NSA and GCHQ operatives have been monitoring MMOs since 2008.
Videogames are relatively harmless when you get down to it. After all, the very act of playing a videogame generally means becoming involved in an experience that can be, at once, completely enthralling and also completely detached from the real world. Sure, you might gain a bit of heft to you waistline if all you do is sit around playing World of Warcraft but even then, at the end of the day, you're really not hurting anyone.
That being the case, games, to this day, tend to fall under intense scrutiny from varying corners of society, apparently including the "intelligence" community (we added the quotation marks; it seemed appropriate). Yes, it seems that the National Security Agency, scared that the forces of terror might be communicating with each other through games like World of Warcraft and Second Life, has been assigning agents to monitor communications in MMOs since 2008.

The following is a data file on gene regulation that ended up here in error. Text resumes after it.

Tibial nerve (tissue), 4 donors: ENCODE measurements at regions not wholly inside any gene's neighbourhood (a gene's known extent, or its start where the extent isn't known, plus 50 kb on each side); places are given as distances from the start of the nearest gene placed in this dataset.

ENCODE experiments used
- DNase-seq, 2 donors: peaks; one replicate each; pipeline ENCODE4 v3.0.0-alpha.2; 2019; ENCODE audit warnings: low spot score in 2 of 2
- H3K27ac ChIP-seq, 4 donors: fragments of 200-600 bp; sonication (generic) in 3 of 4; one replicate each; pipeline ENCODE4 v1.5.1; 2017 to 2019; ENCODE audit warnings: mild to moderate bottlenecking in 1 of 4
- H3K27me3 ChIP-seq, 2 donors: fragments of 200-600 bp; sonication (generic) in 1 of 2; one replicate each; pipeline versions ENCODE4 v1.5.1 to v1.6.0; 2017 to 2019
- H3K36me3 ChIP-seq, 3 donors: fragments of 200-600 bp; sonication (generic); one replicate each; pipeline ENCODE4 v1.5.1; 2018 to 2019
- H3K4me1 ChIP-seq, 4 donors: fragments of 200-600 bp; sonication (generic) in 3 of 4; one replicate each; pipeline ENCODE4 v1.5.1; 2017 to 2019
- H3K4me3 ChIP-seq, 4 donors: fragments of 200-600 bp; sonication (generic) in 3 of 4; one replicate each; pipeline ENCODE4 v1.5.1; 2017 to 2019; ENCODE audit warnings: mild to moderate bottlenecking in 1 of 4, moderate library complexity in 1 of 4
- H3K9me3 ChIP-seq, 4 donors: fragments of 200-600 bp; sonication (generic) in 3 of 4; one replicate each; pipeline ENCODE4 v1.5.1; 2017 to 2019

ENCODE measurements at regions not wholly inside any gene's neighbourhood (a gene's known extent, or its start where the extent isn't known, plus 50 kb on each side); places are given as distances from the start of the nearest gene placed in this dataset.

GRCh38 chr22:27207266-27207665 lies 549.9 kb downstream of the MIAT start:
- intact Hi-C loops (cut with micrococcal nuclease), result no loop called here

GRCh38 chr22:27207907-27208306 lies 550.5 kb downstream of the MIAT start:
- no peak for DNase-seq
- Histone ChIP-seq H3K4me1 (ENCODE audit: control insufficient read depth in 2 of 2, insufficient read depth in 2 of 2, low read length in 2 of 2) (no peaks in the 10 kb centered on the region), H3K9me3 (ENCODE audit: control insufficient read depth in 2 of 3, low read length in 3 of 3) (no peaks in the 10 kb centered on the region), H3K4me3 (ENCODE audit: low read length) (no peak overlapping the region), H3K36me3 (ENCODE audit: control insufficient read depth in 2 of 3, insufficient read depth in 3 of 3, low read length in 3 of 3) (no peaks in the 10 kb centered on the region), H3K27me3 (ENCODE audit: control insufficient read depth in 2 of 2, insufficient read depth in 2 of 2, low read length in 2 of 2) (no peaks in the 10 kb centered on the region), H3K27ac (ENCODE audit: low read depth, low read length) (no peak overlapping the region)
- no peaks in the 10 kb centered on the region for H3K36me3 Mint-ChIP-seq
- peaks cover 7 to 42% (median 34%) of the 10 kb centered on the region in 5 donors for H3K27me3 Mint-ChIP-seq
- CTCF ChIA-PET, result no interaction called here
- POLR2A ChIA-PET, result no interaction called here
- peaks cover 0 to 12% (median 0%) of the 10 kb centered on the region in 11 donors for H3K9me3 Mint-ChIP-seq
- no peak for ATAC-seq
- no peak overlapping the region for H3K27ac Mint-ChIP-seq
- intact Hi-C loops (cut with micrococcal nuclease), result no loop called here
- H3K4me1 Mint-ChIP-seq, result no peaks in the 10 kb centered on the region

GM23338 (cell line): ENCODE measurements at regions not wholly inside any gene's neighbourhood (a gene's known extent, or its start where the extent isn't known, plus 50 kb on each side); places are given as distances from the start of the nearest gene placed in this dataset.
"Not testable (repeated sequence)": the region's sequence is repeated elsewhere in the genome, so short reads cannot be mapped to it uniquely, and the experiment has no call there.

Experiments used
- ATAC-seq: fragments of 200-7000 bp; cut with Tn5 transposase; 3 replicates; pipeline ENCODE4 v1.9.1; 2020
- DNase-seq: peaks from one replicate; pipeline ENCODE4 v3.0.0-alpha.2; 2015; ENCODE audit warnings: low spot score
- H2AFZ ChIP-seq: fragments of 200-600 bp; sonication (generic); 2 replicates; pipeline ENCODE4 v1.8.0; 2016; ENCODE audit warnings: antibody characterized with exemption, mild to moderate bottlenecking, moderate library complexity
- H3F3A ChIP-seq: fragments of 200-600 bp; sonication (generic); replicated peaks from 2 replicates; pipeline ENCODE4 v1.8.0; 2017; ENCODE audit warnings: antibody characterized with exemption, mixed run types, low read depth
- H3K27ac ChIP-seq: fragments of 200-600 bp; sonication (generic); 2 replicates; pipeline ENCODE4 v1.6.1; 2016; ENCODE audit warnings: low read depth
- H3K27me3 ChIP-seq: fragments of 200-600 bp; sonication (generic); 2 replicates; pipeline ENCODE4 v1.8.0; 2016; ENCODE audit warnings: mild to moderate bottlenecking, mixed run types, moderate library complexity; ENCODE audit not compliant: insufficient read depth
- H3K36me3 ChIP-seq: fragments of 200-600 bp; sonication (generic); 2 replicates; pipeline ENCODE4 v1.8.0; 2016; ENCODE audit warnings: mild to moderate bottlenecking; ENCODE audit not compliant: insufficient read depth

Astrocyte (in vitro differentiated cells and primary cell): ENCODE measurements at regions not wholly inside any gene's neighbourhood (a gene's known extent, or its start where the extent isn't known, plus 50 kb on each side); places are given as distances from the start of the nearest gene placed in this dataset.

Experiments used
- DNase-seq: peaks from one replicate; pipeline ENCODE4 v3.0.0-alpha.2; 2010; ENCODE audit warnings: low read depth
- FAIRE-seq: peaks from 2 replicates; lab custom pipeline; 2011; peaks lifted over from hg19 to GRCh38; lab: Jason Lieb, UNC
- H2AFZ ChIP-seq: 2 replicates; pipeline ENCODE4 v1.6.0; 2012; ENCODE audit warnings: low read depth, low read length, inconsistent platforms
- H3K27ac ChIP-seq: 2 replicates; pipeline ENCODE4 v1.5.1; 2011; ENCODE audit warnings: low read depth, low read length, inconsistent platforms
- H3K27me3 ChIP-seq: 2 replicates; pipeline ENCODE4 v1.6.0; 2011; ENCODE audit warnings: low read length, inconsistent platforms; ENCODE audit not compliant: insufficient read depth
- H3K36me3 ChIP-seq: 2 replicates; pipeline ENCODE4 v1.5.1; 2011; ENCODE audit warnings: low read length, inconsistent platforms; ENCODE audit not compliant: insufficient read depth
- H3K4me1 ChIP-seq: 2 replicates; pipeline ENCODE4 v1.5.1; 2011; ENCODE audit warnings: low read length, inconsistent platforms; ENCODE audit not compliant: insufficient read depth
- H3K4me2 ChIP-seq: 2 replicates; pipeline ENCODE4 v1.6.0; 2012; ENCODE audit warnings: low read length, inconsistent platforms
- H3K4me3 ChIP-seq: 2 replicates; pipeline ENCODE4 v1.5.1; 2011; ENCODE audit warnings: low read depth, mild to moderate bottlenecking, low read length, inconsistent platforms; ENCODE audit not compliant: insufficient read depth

This reveal comes from documents leaked by none other than whistle-blower extraordinaire Eric Snowden who fled the United States earlier this years following his exposure of classified documents to society at large. The NSA's activities, along with those of its British counterpart GCHQ, apparently all occurred without the knowledge or consent of game companies, including Blizzard which claims to have been "unaware of any surveillance" efforts taking place.
These efforts apparently were able to identify some persons of interests playing online games, but were rarely able to connect in-game actions to any real world nefariousness. It seems that even terrorists sometimes enjoy some casual level grinding. The only substantial success to come from these efforts was Operation Galican, which apparently broke up a London crime ring. So, in other words, watch you say while you're questing, because you never who's listening.